The Changing Ocean and Life’s Capacity to Adapt
Robert Eagle, University of California – Los Angeles
Human emission of carbon dioxide is not just a concern for climate, but has a duel impact upon the oceans with potentially profound effects. Atmospheric warming also propagates into ocean warming; with potential impacts on ocean life as well as oceanic processes that can affect biological processes such as deoxygenation. Additionally, a portion of CO2 emissions dissolve directly into the oceans, causing the ocean to become more acidic and perturbing oceanic carbonate chemistry. This cascade of effects can have potentially significant impacts on a wide variety of marine life, including organisms that form biominerals from calcium carbonate including corals, fish, and phytoplankton.
A major hindrance to our ability to predict these responses in the future comes from the timeframe on which observations can be carried out. Most experiments that are done only characterize very short-term biotic responses, from a few weeks to months. These experiments therefore do not either realistically capture the slow increase in CO2 over time or give organisms the chance to adapt or evolve to future ocean conditions. There is no real reason to suppose that an organism’s response over a period of a few weeks will necessarily reflect its long-term adaptive or evolutionary response to changing conditions over the next 100 years. We must consider three main areas.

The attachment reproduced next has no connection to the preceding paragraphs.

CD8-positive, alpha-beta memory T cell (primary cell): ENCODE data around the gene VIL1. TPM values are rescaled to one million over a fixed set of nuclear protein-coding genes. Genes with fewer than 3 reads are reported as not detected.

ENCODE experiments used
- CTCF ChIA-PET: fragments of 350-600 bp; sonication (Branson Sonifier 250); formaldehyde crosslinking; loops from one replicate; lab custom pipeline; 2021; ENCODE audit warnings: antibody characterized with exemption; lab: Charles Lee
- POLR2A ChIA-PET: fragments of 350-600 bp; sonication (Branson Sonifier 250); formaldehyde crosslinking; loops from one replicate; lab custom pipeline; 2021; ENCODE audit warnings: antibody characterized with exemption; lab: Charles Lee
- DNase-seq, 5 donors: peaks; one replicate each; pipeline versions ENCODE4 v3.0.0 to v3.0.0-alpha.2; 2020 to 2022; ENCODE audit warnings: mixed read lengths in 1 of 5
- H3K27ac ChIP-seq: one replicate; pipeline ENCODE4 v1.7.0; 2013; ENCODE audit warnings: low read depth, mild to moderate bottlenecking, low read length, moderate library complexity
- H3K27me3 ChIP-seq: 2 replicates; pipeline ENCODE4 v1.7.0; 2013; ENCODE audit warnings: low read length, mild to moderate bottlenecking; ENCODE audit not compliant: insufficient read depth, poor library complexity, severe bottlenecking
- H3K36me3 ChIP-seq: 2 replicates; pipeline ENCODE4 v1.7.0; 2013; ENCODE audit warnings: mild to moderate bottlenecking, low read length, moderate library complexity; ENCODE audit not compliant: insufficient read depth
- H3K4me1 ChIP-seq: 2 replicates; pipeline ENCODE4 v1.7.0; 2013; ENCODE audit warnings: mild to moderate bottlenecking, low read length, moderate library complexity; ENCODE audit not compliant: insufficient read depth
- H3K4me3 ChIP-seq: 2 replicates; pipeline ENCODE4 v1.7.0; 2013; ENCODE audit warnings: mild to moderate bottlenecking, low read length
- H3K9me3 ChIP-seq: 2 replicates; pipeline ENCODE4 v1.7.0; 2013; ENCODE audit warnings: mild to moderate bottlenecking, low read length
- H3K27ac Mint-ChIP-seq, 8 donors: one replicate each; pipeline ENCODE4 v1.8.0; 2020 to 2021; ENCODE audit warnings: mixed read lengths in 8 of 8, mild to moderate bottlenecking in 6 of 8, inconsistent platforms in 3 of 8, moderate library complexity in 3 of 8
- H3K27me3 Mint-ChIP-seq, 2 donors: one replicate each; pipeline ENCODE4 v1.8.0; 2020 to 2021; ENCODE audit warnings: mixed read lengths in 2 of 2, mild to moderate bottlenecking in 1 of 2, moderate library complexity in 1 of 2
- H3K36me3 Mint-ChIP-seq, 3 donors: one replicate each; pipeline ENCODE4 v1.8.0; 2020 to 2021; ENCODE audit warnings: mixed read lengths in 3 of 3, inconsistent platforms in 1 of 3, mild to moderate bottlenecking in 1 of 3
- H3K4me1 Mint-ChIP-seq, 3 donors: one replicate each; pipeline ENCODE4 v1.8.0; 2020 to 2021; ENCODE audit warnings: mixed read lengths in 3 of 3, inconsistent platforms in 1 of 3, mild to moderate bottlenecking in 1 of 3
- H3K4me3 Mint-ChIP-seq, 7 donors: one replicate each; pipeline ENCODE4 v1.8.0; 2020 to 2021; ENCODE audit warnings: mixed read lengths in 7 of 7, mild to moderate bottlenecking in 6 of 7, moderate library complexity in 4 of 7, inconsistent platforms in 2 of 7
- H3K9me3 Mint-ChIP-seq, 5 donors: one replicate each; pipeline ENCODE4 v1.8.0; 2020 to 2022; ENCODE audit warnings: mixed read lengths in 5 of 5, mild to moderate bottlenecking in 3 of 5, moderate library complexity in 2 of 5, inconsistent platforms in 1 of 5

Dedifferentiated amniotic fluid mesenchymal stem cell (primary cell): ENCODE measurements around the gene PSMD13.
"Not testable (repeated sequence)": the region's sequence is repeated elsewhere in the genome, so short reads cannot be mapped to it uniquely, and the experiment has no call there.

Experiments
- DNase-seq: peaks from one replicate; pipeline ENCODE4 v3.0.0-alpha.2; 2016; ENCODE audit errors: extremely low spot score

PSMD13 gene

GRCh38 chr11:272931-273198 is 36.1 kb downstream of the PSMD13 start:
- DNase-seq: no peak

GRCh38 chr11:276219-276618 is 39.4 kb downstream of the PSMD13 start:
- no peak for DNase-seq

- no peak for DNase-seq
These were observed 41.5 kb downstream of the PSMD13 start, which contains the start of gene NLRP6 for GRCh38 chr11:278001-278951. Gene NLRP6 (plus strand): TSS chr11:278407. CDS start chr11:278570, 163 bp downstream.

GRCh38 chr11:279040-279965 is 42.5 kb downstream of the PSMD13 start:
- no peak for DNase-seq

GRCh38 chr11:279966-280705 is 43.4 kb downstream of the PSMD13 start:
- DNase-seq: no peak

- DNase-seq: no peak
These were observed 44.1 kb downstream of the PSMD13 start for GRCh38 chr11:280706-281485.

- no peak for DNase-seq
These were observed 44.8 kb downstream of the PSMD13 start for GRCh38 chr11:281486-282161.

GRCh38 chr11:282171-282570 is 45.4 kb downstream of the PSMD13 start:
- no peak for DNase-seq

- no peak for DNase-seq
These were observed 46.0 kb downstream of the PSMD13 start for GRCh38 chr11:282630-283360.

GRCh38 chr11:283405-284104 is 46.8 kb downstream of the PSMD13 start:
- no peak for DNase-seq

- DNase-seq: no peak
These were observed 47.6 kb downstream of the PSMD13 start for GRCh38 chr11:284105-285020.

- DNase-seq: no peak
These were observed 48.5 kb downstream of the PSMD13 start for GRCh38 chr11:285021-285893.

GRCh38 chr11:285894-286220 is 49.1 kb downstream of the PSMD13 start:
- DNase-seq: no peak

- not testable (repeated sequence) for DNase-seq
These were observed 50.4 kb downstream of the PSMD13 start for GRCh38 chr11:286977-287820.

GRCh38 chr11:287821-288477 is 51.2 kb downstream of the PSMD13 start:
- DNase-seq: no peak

Firstly, given sufficient time to acclimatize to conditions, are organisms able to adapt to acidic seawater and warmer oceans? The focus here is on the mobilization of existing capacity in an organism to compensate for changing conditions. Understanding the mechanisms underlying adaptive responses is important, as it will inform us of the likelihood of their being maintained over longer time periods. For example, if a response involved increased energy expenditure to maintain proton gradients across membranes, we could calculate the increased energetic burden on an organism over time.
A second class of responses can be described as evolutionary responses. Given time in selective conditions, existing genotypes conferring better resistance to change should become dominant, and new mutations that confer advantage will occur and in turn be selected for. Different organisms in the ocean have a broad spectrum of different generation times, so the capacity to evolve in response to rapidly changing oceanic conditions will vary enormously.
A final class of adaptive responses concerns biogeography and migration. Some species will simply have the capacity to move to more favorable conditions when their original habitats become less favorable for growth.